Technology, once a wholly separate and niche group of companies, now bleeds into every market division and vertical. In particular, the life sciences and biotech sector is experiencing an evolution made possible by technology. It has not only taken advantage of an increase in computer power and precision automation, but it has also undergone a transformation of the way in which companies are created, funded, and managed.
Today’s biotech companies look entirely different from the stogy research institutions of the past. They are bred from ideas from graduate students and staffed by young, well-educated millennials. And those employees want the environment and perks of any retail technology company – cool office space, flexible hours, food options, ridesharing, gyms, and more. With $17 billion invested in biotech in 2018, there are more biotech companies fighting for the same resources and talent than ever before, and that includes real estate.
The real estate challenges that biotech companies face might be one of the most interesting facets to the industry’s continued growth. Northern California and Boston represent 60% of all venture capital investments in biotech, leading to a vacancy rate below 2% in both markets. In South San Francisco alone, there is approximately 5 million square feet of new development slated for the next two years, almost all of which has been preleased. With such strong fundamentals, one would think we would see more investment and infrastructure. However, there are two primary reasons there isn’t more life sciences space: Construction restrictions and governmental restrictions.
Compared to a typical office building, biotech real estate is built to a 50:50 laboratory to office ratio. In addition, the buildings need 20-foot deck heights and enough cooling, power and drainage to supply a working science laboratory 24 hours a day. The cost to build out biotech real estate from shell is twice the cost of standard open office, and the cost to manage, supply, and run the space is approximately three times a traditional office. Each scientist likely needs both office and laboratory workspace, making headcount density about half that of an office user. Additionally, the difficulty in venting laboratory spaces makes buildings of a lower height preferable, further hampering overall efficiency by not exploiting a vertical scale.
Taking all of that into consideration, developers are looking at a building that costs more to construct, more to build out, and more to run, with fewer employees per square foot. The metrics are more expensive in every direction and hard to justify.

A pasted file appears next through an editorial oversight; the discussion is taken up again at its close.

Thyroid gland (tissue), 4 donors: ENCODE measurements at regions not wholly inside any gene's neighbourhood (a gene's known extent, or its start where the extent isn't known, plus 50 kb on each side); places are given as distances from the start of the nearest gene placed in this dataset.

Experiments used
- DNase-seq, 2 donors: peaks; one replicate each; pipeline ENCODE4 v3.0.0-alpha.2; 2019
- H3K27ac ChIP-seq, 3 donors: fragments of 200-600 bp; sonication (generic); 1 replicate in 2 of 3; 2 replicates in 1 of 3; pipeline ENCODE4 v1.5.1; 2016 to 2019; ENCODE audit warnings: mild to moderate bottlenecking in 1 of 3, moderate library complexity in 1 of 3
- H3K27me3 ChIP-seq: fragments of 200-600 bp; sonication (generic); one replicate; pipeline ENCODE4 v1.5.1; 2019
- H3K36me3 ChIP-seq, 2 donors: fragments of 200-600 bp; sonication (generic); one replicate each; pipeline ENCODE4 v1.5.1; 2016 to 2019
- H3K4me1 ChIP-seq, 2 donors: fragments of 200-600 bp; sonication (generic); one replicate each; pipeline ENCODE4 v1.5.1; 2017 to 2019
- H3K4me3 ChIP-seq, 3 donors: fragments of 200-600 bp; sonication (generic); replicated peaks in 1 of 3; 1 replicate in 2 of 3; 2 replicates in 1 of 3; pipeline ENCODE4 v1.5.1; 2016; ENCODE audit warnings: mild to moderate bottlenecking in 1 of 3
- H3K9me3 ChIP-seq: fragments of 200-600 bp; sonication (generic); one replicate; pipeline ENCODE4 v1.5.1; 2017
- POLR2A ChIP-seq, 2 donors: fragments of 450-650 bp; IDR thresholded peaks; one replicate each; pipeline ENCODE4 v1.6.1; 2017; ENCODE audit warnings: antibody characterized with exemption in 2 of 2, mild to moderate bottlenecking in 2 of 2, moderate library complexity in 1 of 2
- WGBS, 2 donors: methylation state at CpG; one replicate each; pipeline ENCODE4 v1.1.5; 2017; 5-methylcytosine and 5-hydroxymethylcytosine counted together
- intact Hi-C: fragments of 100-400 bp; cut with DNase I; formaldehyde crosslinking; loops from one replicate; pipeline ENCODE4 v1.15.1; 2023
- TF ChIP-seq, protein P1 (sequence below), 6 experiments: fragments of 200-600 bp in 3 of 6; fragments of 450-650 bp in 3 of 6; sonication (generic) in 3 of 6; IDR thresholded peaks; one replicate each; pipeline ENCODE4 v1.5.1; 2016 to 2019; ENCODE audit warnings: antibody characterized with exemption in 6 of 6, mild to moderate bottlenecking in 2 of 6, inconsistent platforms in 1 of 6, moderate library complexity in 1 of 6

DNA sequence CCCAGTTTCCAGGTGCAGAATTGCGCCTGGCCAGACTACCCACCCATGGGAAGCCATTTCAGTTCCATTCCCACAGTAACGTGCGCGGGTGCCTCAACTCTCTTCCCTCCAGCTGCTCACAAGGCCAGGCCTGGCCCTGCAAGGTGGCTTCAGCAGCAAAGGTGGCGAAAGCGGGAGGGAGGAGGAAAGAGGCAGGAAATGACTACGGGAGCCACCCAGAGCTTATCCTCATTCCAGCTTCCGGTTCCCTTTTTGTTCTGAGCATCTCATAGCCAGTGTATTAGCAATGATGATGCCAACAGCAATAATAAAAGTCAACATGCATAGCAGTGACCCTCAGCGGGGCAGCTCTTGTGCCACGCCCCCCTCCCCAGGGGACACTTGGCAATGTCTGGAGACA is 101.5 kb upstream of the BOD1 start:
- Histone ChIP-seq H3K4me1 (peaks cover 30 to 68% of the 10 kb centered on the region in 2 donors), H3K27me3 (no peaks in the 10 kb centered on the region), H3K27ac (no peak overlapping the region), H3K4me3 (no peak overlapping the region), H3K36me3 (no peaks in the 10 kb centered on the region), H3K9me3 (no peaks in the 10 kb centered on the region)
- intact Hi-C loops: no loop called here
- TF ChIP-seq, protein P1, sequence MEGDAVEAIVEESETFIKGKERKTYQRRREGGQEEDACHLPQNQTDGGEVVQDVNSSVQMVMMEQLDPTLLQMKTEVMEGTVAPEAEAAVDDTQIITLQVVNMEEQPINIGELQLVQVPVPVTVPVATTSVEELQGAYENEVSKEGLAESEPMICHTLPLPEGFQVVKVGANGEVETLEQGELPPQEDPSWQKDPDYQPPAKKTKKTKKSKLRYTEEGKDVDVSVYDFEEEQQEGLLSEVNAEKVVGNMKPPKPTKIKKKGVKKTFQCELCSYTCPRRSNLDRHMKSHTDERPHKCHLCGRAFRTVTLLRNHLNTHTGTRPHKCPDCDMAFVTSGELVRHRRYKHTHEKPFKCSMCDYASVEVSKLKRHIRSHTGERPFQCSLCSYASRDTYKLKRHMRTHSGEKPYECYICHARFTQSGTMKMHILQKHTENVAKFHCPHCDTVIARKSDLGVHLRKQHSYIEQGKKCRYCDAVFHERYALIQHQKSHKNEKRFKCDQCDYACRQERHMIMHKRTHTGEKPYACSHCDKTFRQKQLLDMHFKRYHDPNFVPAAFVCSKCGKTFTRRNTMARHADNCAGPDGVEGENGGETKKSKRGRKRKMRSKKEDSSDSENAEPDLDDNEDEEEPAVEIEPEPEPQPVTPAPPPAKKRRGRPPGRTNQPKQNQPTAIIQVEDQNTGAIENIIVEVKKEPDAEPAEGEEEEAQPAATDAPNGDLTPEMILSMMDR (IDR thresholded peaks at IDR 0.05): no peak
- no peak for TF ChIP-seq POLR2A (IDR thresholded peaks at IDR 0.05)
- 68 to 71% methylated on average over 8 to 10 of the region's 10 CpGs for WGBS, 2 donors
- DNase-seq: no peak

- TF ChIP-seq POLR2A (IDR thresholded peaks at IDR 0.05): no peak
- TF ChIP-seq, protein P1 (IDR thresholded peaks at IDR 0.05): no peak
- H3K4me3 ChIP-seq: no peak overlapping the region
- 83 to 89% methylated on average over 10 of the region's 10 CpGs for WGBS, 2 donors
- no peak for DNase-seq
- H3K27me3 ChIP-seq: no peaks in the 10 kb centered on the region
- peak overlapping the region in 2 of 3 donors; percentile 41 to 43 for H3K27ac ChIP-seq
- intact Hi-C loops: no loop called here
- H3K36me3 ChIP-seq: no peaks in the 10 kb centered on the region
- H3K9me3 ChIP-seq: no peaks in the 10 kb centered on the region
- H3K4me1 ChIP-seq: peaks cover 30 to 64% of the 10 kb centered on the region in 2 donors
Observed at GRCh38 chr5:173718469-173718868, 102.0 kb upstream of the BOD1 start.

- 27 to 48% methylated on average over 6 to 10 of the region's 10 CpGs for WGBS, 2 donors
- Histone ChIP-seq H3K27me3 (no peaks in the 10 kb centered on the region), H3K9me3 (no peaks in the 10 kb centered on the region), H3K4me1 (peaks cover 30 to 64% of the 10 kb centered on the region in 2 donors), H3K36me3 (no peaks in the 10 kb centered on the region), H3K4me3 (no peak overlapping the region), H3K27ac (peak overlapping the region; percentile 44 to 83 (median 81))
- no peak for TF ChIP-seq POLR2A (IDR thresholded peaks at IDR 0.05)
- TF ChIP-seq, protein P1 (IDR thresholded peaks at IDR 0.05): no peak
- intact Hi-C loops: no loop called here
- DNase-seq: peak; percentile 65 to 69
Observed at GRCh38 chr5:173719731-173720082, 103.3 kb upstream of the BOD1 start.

The construction challenges notwithstanding, laboratory and life sciences use are not allowed in all locations. Occasionally antiquated government zoning restricts what buildings can be constructed and how they are used. Life sciences and biotech can be a tough fit compared to a rather benign office building. Laboratories can use chemicals, vent particulates and smells, and run animal testing that may require specialized buildings for specific zoning. Zoning codes never conceived of the types of life sciences companies that exist today, and simply understanding the correct zoning and use codes can be a challenge in and of itself.
There is still upside for real estate developers and investors, though. The low vacancy rates and high demand for the space have caused rents to rise, making the speculative build process less risky. Monthly rents are easily pushing $6 to $7 per square foot for a triple-net lease, with more growth imminent.
Almost every incubator is at effective capacity with new companies and ideas. Nearly every rentable square foot of biotech real estate is spoken for by current companies with ambitious growth plans. Venture capital is waiting to invest in the next wave of big ideas. With all of that, how can this impacted market save itself? Through creativity and innovation.
Biotech companies are already forming collectives to share resources and push for relaxed governmental control and expanding zoning codes. Sharing laboratory space is almost a rite of passage for young companies rather than a black eye, and many successful businesses have been generous with surplus space. Biotech companies are also addressing infrastructure issues through transit-oriented commuting, multiple specialized site locations, and outsourced manufacturing of base materials.
Regardless, those innovative solutions are still a temporary fix to a growing problem. The creation of more laboratory space is key. A shortage of suitable biotech real estate should not be the barrier to a company’s growth. Developers and real estate investors must recognize the value that the surging biotech and life sciences market is creating. With their support, the initial cost of the space creation will be tempered by the overwhelming prospect of success.
Peter Conte is the Bay Area head of Transwestern's BioTech Advisory Group, leading the company's efforts in life science and biotech office and laboratory disposition.